Saint Lucy’s Day, locally known as Luca’s Day or Luca nap (December 13th), marks the beginning of the Christmas season with a unique blend of traditions, superstitions, and charming rituals. Saint Lucy, a third-century virgin martyr, is the patron saint of light and sight. Her story, characterized by her unwavering faith and selflessness, has resonated with Hungarians for centuries. Hungarians believe that on Saint Lucy’s Day, the veil between the earthly and the spiritual worlds thins, allowing witches and other magical beings to roam freely.
One of the distinctive customs celebrating Luca’s Day in Hungary is making Luca Day’s scones (Luca pogácsa). Luca scones are prepared on December 12th, and served on December 13th. According to old Hungarian folklore, baking, washing, and weaving were forbidden on Luca’s Day because it was believed that these activities would anger the spirits and bring bad luck.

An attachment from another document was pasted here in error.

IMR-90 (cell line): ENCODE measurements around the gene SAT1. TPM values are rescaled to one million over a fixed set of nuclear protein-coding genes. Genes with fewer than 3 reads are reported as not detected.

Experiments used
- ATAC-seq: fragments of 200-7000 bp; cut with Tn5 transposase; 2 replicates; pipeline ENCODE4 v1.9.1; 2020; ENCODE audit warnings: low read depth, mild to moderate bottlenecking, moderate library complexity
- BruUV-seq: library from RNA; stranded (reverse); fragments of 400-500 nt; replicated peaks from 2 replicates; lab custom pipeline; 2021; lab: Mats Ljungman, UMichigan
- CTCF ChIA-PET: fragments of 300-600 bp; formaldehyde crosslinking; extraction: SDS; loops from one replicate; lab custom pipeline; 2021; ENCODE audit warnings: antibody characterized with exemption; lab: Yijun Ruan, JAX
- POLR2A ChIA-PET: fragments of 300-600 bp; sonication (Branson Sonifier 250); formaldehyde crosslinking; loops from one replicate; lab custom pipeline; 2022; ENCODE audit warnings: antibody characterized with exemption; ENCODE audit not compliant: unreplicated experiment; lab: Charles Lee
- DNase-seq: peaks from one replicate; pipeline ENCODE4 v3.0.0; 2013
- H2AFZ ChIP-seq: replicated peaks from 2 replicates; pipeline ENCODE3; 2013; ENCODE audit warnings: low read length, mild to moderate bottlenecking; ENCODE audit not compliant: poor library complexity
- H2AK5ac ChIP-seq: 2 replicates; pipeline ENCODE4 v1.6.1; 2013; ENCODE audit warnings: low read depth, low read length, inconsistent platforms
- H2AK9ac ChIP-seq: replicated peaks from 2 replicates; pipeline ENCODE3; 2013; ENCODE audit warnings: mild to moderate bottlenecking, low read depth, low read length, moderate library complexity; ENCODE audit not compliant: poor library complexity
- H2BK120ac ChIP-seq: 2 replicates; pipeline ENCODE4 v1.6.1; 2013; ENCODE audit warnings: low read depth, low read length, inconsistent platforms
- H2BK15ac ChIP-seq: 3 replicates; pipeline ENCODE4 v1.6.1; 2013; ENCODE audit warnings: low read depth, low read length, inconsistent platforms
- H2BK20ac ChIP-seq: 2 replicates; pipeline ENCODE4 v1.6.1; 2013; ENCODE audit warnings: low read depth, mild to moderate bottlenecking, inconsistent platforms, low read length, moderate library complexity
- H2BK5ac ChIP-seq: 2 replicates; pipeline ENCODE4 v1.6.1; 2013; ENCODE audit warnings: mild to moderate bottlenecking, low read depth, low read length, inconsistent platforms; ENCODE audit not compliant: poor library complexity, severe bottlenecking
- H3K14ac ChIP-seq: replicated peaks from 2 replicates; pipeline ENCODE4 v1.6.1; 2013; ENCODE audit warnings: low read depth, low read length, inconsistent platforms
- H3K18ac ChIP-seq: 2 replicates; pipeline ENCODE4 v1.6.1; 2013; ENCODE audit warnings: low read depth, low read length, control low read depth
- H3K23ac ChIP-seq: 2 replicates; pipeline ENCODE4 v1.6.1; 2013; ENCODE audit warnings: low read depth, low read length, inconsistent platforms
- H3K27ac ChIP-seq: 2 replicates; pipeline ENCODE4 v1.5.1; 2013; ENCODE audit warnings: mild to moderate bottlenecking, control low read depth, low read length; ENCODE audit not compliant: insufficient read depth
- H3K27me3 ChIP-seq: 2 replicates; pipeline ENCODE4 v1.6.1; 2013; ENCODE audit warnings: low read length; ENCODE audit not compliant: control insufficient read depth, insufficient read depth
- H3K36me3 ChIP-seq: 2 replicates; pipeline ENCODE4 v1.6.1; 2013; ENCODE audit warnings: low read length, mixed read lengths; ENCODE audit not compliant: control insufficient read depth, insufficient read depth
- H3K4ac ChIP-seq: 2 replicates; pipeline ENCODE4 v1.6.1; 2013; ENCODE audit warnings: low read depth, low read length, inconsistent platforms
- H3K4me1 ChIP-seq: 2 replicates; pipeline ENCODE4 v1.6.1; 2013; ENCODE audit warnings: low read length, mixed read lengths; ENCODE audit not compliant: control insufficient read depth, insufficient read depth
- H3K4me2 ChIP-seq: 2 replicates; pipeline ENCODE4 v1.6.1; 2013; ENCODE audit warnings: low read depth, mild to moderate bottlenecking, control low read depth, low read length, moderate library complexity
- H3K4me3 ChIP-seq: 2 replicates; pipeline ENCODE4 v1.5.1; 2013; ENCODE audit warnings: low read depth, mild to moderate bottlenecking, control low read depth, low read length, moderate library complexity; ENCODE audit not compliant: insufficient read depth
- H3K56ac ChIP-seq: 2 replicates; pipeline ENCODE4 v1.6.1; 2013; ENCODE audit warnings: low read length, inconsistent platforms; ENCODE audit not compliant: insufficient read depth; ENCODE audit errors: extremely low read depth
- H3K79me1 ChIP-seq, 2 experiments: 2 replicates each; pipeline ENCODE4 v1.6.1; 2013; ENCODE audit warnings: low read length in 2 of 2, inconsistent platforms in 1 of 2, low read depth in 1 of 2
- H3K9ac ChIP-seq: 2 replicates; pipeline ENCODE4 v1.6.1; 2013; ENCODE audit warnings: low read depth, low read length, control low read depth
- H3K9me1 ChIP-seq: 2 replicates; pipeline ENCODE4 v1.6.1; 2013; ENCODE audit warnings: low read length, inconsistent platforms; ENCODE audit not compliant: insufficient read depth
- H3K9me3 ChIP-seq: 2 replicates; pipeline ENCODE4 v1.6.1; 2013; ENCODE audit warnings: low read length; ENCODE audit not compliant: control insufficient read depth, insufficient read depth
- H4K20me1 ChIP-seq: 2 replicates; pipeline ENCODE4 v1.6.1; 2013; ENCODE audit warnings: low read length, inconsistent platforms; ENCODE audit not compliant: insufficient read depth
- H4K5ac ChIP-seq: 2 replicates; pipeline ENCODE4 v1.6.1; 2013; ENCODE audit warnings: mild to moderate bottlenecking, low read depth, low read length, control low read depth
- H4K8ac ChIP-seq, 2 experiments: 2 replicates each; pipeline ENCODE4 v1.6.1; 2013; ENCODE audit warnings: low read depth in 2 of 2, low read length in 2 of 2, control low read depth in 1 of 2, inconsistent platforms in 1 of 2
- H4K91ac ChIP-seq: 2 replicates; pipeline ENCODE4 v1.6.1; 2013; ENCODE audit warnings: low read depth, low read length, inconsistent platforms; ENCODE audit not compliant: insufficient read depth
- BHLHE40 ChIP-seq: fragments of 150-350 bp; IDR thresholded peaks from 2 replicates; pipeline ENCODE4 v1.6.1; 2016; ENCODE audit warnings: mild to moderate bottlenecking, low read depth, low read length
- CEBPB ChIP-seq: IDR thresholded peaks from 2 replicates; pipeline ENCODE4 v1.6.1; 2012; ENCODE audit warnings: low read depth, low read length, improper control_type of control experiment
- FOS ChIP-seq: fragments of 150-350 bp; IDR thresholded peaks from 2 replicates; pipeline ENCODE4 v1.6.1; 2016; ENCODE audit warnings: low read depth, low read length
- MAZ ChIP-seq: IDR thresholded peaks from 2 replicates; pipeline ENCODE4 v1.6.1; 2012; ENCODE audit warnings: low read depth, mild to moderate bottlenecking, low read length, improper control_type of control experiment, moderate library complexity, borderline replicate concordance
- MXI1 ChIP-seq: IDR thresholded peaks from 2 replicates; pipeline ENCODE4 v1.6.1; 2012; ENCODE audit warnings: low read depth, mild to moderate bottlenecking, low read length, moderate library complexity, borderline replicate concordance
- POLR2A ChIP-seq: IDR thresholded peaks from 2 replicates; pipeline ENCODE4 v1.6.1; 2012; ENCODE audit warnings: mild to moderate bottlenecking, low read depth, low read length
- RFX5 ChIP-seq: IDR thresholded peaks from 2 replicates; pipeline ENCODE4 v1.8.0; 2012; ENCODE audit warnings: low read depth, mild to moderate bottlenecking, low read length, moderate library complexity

Luca scones have a special twist since small coins are hidden within some of the scones, that are said to bring luck to those who find them. In the 18th century, the tradition of hiding coins in the scones began to gain popularity. This was likely due to the influence of Christianity, as the coins were seen as a symbol of Saint Lucy’s purity and generosity. The belief that those who found the coins would have a lucky new year also helped to spread the tradition. While the superstition about the hidden coins is not widely believed anymore, the scones are still enjoyed for their festive flavor and symbolism.
(Source of the recipe: kalcirecept.hu)